Mental Healthcare Provisions for Veterans Living in U.S. Cities
Fifty percent of all U.S. Veterans live in the ten most populated cities and use the Veterans Health Administration (VHA) to receive mental health care. The management and service delivery of the VHA has been documented and researched, with literature showing how the agency evolved to meet the demands for Veterans seeking comprehensive mental healthcare service. This study aims to determine how well are quality mental healthcare provisions being provided to Veterans living in U.S. cities, based on the demand for such services. In this context Veterans are defined as a person who has served in the Armed Forces and has transitioned from the military and currently living as a civilian. Mental healthcare provisions refer to any in or outpatient treatment for an individuals psychological and emotional well-being. To determine whether quality mental healthcare services are being provided to Veterans living in cities, mental health care policies and service delivery literature was examined, and interviews were conducted with Veterans advocates and social workers employed by Veterans Affairs (VA) hospitals and mental healthcare clinics. These results identified the metrics used by the VHA to determine and measure ‘Quality Care’ and its utilization within the VA healthcare system. The results indicated that quality care is provided to city Veterans as well as having identified a population of Veterans ineligible to receive care from the VHA due to the agencies qualification requirements.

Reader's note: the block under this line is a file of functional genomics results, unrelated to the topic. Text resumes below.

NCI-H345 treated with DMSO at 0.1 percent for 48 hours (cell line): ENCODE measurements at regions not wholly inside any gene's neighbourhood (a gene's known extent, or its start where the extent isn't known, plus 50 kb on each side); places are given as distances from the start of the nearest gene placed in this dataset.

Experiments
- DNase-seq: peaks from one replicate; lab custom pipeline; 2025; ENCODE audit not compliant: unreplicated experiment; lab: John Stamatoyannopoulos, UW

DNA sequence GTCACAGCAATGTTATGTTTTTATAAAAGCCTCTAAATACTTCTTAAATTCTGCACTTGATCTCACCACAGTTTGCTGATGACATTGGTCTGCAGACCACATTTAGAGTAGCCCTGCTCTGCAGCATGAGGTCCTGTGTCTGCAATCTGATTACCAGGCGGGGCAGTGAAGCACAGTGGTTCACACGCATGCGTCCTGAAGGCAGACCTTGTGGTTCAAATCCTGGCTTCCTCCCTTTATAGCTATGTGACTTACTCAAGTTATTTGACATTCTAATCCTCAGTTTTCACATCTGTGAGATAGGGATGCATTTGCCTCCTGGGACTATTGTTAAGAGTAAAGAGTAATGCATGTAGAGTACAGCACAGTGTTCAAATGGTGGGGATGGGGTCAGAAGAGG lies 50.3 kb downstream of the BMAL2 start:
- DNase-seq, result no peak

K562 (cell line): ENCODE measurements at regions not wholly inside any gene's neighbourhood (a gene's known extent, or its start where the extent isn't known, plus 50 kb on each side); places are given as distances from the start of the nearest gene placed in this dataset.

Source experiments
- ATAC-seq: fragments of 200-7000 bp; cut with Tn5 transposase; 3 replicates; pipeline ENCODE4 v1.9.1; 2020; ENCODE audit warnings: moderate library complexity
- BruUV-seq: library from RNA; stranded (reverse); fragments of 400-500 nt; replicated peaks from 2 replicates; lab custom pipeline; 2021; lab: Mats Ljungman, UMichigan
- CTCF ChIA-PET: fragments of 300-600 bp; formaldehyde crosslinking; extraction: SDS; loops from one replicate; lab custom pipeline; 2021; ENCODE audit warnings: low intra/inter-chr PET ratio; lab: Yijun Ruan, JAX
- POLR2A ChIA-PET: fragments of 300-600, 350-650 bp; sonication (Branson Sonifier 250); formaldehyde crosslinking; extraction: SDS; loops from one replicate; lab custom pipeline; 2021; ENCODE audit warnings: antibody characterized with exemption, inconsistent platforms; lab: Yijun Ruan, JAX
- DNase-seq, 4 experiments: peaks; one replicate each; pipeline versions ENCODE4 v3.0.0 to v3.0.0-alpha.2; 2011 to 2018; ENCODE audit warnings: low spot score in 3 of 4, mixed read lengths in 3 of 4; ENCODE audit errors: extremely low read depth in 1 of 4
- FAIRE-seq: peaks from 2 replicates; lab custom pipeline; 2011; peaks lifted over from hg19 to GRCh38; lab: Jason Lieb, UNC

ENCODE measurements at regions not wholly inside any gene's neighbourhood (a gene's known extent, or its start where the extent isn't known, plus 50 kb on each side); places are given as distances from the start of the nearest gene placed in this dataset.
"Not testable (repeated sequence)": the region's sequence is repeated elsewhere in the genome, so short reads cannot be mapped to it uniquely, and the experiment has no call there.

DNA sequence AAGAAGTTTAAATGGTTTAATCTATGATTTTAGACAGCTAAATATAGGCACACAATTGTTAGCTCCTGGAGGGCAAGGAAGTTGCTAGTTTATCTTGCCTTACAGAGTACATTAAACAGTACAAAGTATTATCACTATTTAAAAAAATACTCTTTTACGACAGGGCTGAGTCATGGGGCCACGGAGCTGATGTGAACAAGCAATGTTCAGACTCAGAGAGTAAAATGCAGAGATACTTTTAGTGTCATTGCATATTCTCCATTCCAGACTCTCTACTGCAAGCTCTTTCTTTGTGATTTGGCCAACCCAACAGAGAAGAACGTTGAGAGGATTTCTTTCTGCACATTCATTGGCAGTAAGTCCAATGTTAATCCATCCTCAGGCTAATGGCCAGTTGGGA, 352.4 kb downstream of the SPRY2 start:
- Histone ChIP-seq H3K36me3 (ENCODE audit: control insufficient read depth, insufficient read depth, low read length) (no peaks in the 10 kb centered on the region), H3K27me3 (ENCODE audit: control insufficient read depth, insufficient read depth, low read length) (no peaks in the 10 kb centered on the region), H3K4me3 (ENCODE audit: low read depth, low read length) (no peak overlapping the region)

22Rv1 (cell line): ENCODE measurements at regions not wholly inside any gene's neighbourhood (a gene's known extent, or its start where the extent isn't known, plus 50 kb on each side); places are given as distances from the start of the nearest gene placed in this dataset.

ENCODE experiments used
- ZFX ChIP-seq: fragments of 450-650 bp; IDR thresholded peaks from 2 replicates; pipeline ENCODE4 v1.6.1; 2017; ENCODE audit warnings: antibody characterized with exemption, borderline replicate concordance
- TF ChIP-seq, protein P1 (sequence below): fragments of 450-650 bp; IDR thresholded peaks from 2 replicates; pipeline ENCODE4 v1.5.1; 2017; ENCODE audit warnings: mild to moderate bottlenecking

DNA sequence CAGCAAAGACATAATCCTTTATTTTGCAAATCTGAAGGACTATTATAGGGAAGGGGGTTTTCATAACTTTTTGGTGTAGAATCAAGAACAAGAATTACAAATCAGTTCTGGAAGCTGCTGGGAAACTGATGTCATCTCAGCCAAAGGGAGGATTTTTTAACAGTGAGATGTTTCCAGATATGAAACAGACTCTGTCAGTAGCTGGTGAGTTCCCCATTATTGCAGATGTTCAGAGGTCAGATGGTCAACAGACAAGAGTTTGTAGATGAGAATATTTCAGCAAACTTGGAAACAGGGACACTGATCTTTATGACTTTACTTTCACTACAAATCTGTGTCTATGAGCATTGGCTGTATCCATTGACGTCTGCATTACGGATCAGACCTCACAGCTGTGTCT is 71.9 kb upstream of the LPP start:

Urban planning|Political science|Social work|Mental health|Health care management
McDonald, Victoria L, "Mental Healthcare Provisions for Veterans Living in U.S. Cities" (2021). ETD Collection for Fordham University. AAI28496950.